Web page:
Reprinted with permission from Alternet
Steve Bannon has a long history of promoting the homeschooling movement. Back in 2010 — seven years before he became White House chief strategist in the Trump Administration — Bannon and his ally David N. Bossie pushed homeschooling in their documentary Fire from the Heartland. And journalist/author Heath Brown, in an article published by the Daily Beast, outlines some ways in which Bannon is using homeschooling moms to promote his MAGA agenda during the Biden era.
Bannon, on his "War Room" podcast, recently urged parents to sign a pledge to homeschool their children as a way of protesting against mask mandates in public schools. The COVID-19 pandemic, according to Johns Hopkins University in Baltimore, has killed more than 4.6 million people worldwide — including over 662,000 people in the United States. But the far-right Bannon, like many other allies of former President Donald Trump, has been pushing the idea that Americans need to worry about masks, vaccines and expert immunologist Dr. Anthony Fauci more than COVID-19.On "War Room," Bannon recently declared, "The firestorm that you're about to see is the American mothers. When you've got to go back to school and Fauci's been talking about vaccinating the kids and using the school, going back to school as a forcing function between the mask and the CRT (critical race theory)."
Critical Race Theory is a type of academic study that can be found in some colleges and universities. CRT, which argues that racism of the past continues to affect institutions in the present, isn't even being taught in grammar schools, middle schools or high schools. But that has stopped MAGA Republicans from relentless fear-mongering over CRT, as they are always in search of new ways to terrify White voters.Brown, author of the 2021 book Homeschooling the Right: How Conservative Education Activism Erodes the State, explains, "It's not the first time that Donald Trump's former chief strategist has put together women, race, and education. It was an undercurrent of his 2010 Citizens United movie, Fire from the Heartland, which featured conservative leaders like Phyllis Schlafly, Michele Bachmann and Dana Loesch, who'd each been vocal advocates for homeschooling as a socially conservative respite from all that was supposedly wrong with public education. And now, it's key to Bannon's 2022 congressional electoral strategy."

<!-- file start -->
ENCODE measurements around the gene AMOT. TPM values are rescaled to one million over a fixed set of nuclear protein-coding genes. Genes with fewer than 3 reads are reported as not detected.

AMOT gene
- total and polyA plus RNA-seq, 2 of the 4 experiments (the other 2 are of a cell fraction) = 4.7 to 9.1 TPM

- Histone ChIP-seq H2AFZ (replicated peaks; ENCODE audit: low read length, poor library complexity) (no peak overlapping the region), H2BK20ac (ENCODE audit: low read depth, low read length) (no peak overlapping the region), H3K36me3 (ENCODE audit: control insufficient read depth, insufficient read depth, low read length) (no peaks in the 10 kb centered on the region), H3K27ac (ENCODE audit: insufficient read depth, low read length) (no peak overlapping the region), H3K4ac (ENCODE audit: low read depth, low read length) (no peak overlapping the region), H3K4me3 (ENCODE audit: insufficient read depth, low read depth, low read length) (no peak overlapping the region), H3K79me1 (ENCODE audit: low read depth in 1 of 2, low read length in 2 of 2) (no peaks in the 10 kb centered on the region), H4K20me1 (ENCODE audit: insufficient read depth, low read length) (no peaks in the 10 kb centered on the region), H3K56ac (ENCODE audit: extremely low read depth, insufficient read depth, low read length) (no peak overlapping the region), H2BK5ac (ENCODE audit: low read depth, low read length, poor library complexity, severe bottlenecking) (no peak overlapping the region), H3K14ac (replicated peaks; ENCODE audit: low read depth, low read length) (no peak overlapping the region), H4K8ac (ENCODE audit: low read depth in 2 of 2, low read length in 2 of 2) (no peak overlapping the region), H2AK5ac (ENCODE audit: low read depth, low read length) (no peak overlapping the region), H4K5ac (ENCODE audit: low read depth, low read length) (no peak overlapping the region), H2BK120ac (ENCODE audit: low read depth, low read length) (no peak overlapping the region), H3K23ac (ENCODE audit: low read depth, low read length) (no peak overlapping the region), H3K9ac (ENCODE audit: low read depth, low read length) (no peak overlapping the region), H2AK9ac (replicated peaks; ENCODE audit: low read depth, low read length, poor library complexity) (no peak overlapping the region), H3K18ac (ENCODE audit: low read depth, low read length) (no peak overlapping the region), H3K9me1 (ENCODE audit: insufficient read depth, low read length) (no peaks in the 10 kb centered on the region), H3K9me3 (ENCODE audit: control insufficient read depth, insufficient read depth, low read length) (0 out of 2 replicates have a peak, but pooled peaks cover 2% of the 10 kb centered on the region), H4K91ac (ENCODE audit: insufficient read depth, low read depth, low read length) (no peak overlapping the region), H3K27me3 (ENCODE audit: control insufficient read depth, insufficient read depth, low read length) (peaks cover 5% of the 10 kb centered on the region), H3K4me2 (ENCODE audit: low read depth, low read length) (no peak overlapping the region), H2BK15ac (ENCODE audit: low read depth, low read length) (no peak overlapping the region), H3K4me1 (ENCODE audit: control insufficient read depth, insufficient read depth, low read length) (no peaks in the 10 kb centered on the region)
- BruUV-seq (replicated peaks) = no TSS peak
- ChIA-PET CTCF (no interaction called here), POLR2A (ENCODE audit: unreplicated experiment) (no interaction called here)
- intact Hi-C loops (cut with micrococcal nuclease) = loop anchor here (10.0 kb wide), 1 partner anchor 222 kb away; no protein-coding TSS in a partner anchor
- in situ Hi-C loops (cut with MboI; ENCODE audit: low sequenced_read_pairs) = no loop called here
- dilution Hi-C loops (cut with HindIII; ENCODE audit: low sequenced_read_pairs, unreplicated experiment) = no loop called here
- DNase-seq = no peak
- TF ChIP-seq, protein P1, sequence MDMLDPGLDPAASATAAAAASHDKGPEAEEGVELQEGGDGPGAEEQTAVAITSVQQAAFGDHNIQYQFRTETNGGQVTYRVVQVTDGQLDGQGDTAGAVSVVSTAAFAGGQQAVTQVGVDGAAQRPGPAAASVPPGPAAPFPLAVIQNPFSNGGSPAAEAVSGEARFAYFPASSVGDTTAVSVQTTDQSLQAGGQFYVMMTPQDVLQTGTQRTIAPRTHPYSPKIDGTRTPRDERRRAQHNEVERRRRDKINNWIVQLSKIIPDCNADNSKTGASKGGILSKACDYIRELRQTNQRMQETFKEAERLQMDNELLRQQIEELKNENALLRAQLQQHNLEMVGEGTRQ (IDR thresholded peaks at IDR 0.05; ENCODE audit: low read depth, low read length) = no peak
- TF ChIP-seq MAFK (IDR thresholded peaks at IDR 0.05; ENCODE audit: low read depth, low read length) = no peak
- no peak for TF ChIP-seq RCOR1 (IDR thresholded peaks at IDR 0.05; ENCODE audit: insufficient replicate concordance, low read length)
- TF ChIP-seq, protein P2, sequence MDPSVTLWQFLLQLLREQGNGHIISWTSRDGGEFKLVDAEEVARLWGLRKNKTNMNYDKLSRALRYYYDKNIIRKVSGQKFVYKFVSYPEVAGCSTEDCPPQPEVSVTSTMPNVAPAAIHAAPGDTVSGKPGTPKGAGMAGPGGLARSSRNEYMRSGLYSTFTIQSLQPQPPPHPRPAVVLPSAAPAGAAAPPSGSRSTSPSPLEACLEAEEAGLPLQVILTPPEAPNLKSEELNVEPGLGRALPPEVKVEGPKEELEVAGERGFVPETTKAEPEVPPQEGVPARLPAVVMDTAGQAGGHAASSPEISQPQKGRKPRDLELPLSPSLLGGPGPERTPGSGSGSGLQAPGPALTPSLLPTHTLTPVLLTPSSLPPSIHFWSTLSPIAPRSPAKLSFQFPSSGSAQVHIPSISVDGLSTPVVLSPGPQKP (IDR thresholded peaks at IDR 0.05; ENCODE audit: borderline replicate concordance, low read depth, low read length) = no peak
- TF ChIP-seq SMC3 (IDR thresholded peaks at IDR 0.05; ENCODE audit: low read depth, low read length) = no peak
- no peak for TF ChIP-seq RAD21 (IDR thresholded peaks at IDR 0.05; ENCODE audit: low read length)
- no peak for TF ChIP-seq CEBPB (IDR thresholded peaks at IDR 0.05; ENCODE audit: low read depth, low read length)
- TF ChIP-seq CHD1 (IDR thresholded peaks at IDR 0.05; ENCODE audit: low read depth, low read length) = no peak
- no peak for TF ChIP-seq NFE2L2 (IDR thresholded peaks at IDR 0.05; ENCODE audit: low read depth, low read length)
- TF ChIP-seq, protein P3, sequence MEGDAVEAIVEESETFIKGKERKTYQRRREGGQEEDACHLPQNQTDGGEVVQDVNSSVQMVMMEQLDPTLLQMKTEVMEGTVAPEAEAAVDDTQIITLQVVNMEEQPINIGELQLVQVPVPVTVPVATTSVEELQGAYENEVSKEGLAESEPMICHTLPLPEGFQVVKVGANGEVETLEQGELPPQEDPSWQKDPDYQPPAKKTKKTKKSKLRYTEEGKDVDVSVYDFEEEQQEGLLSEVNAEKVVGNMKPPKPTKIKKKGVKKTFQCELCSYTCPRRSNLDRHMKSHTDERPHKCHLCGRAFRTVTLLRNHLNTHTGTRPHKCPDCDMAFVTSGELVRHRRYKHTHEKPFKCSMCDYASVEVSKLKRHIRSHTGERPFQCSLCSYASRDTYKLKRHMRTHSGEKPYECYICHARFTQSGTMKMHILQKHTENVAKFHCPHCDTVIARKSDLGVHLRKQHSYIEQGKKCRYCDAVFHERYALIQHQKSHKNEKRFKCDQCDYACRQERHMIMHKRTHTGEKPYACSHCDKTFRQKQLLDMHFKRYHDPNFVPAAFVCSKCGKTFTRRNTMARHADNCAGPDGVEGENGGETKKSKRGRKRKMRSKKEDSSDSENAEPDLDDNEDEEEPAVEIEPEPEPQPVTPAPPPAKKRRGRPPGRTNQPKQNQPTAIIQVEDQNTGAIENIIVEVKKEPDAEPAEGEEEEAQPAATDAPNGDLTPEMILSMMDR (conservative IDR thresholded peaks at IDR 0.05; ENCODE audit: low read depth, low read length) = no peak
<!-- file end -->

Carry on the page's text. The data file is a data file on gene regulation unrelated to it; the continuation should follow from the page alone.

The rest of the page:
In his article, Brown digs into the history of the homeschooling movement, noting that far-right Republicans were railing against what they saw as a liberal agenda in public schools back in the 1970s. One of those Republicans was Bob Dornan, who spent many years in the House of Representatives back when Orange County, California was a hotbed of conservatism. Heath's article includes video of Dornan speaking at a 1970s event in Sacramento before he became a congressman:Dornan is now 88, and Heath cites him as an example of someone who has viewed schools as a culture war battleground. Now, according to Brown, Bannon is pushing that type of message.
"For Bannon, it would seem, schools are battlegrounds of belonging and ownership," Brown observes. "Forbidding schools from teaching about racism is a way to defend the neighborhood, whether it is in Charleston or Richmond."